Shop Talk: Performance Studios
Spotlight On: Nashville, Tenn.
For what you need from top to toe
What began in 1988 as Interstate Cosmetics, an 80-square-foot store in the corner of a lighting shop, has grown into Performance Studios, a 17,000-square-foot retail space in Nashville, Tenn., with more than 20,000 costumes and accessories, two fully functional hair salons and a wide variety of makeup and professional services.
Owners Glenn Alexander and Gary Broadrick started the company under the premise of creating a line of cosmetics to be worn daily, as well as used professionally that would be distributed through hair salons.
"It was our belief that women should buy their makeup where they get their hair done and have available to them a quality product at a good price point," Broadrick said. "As the makeup line continued to grow, so did the space we occupied, allowing us to add a few wigs from Lacy Wig Co. and a few accessories from Caufields Novelties. It just made sense to us that with makeup artists coming into the store to buy makeup, we should have other items that they may need in their production work."
Broadrick had worked as an entertainer and makeup artist in the mid 1980s before opening the small makeup store in 1988, but said their retail experience has been strictly, "learn as you go." Alexander and Broadrick also attribute a lot of knowledge concerning displays, organization, trends and everything that goes along with the industry to joining The National Costumers Association 12 years ago.
Top to Toe
"It is our belief that any event that encompasses costumes or makeup begins when the customer walks into the store and starts choosing what look or character they want to be for the event," Broadrick said. "If a client has an idea, we have the ability in most cases to see it through from top to bottom."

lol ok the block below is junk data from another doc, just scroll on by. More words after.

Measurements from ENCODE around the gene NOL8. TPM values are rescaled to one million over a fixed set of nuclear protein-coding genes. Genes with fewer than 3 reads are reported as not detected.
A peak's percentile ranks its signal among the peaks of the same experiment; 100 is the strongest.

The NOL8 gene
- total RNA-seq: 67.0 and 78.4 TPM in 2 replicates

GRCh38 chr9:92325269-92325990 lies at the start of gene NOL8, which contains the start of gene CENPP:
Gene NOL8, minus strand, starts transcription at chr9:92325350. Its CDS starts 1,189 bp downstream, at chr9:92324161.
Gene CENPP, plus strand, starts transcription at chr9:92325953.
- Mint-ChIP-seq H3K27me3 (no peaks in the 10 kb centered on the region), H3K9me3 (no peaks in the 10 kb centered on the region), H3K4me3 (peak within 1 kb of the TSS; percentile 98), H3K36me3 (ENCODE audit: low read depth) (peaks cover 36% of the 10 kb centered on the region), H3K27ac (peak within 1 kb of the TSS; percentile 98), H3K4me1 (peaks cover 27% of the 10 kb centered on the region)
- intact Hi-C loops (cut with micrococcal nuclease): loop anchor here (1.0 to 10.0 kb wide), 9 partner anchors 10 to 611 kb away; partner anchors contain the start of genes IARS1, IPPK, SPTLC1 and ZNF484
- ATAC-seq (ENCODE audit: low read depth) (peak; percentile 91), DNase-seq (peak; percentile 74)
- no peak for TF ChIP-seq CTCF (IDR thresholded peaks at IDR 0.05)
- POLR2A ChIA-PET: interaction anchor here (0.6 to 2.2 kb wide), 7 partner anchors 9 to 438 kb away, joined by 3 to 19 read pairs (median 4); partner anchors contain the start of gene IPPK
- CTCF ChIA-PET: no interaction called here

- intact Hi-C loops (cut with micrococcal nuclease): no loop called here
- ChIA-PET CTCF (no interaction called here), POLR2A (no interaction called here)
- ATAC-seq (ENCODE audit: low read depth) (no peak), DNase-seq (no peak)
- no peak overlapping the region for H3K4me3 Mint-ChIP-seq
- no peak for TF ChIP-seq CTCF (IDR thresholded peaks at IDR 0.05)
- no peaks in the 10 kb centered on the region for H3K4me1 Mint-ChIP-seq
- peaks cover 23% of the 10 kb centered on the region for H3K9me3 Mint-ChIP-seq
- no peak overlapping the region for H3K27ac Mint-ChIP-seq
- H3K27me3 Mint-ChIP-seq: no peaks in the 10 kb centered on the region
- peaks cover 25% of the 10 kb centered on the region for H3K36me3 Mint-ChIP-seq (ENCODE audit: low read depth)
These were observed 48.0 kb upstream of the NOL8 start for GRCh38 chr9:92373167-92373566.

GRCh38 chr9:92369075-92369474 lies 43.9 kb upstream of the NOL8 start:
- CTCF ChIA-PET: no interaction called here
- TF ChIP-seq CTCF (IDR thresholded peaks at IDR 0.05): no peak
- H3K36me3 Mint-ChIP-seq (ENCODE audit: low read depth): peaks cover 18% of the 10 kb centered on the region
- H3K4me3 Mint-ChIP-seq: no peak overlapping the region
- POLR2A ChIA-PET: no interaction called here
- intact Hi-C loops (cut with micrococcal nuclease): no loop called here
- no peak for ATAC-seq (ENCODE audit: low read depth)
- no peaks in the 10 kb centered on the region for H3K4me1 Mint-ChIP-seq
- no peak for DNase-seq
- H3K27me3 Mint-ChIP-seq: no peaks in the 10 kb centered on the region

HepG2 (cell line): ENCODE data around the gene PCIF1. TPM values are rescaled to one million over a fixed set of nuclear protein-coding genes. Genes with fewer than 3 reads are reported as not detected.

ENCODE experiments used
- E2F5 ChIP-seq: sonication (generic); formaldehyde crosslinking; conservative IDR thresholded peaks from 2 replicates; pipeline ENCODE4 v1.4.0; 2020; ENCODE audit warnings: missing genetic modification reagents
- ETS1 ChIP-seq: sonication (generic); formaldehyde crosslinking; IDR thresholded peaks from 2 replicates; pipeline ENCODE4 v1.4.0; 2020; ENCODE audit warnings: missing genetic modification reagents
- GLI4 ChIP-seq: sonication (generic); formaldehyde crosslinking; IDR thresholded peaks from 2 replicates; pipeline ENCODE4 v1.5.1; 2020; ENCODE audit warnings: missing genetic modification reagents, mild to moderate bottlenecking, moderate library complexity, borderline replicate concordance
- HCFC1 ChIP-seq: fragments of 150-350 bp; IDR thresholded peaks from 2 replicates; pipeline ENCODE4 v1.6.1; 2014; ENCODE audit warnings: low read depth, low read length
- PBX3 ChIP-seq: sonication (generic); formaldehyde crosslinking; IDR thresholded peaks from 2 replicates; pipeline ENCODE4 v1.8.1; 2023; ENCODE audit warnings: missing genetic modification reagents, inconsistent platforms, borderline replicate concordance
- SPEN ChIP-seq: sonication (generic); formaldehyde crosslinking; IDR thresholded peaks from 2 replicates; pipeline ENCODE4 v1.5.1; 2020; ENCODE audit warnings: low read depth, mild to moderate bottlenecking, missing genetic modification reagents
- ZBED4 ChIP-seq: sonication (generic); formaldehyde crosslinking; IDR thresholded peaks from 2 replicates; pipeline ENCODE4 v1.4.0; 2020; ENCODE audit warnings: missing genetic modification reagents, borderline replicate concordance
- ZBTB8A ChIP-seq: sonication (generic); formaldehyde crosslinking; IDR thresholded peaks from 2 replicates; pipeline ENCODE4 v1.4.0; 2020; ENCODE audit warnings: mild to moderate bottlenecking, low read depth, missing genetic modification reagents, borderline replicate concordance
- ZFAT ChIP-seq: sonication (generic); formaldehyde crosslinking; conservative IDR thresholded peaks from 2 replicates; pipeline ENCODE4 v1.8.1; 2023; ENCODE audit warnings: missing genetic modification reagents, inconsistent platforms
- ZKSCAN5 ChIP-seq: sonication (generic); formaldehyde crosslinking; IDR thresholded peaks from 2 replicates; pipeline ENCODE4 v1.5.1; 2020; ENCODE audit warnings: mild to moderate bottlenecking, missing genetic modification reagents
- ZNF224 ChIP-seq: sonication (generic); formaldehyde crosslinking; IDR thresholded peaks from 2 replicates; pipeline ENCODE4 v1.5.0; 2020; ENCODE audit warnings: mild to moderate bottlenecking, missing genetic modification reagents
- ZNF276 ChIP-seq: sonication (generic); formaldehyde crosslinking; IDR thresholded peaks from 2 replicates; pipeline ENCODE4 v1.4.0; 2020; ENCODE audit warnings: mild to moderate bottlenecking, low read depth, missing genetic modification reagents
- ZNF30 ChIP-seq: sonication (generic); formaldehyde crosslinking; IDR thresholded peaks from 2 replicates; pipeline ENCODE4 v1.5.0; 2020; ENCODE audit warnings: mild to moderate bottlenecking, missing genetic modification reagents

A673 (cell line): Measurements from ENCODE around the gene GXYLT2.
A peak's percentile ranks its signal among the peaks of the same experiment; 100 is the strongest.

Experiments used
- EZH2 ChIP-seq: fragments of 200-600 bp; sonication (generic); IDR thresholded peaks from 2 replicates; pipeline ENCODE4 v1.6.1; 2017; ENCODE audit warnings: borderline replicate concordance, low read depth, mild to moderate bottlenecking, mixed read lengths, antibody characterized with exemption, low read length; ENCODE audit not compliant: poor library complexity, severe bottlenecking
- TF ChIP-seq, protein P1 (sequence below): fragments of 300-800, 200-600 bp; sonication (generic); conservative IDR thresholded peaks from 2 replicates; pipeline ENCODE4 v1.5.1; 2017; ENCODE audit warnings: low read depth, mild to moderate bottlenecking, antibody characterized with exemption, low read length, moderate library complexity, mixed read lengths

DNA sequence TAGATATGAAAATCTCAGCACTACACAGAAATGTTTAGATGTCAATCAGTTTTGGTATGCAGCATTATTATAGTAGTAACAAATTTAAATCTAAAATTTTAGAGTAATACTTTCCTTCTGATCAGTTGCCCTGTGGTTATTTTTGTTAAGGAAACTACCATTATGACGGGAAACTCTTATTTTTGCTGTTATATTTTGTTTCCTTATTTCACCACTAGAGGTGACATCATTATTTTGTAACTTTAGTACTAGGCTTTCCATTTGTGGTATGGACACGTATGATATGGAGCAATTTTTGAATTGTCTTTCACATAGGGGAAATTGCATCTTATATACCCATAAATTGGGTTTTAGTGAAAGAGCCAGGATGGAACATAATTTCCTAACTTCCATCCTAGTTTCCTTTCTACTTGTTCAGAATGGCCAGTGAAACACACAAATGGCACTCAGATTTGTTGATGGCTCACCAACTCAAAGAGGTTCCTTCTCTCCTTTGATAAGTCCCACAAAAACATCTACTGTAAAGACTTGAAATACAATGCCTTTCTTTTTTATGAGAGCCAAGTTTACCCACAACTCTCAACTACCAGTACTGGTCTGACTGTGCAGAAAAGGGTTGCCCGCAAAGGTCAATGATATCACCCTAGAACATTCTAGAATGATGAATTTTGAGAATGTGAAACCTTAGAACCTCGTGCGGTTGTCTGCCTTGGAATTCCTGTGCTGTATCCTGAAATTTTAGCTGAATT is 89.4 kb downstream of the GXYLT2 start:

The retail store itself is basically split in thirds, with one-half of the floor space devoted to costume rental inventory, including 12 dressing rooms. Half of the remaining space is retail costumes and accessories, including the "hat closet," the "shoe closet" and ten additional dressing rooms to try on retail costumes. The remaining space is dedicated to wigs, makeup, the hair salons and styling services.
"We have two fully functioning hair salons on site and those stylists rent the space from us," Broadrick said. "They have regular hair clients, so it works perfectly with our cosmetic line. We have makeup and wig artists on staff that have the ability to create just about anything a customer would want. That includes an airbrush artist and special effects."
During the Halloween season they hire an additional 12 makeup artists and book appointments for them during the peak days. Broadrick said they've seen a big increase in recent years of the number of clients that want and are willing to pay for professional services.
Performance Studios started adding costumes and accessories to it's inventory in the early '90s when Halloween started to become the more "adult" holiday it as today, so the timing of adding the costume retail and rental was good.
"Retail is easier, as customers don't expect it to fit perfect and we don't have to worry about the customer damaging the product while they are using it," Broadrick said. "However, we must carry various sizes of everything because there is no altering retail costumes, so we have to keep close eye on accessory stock all year."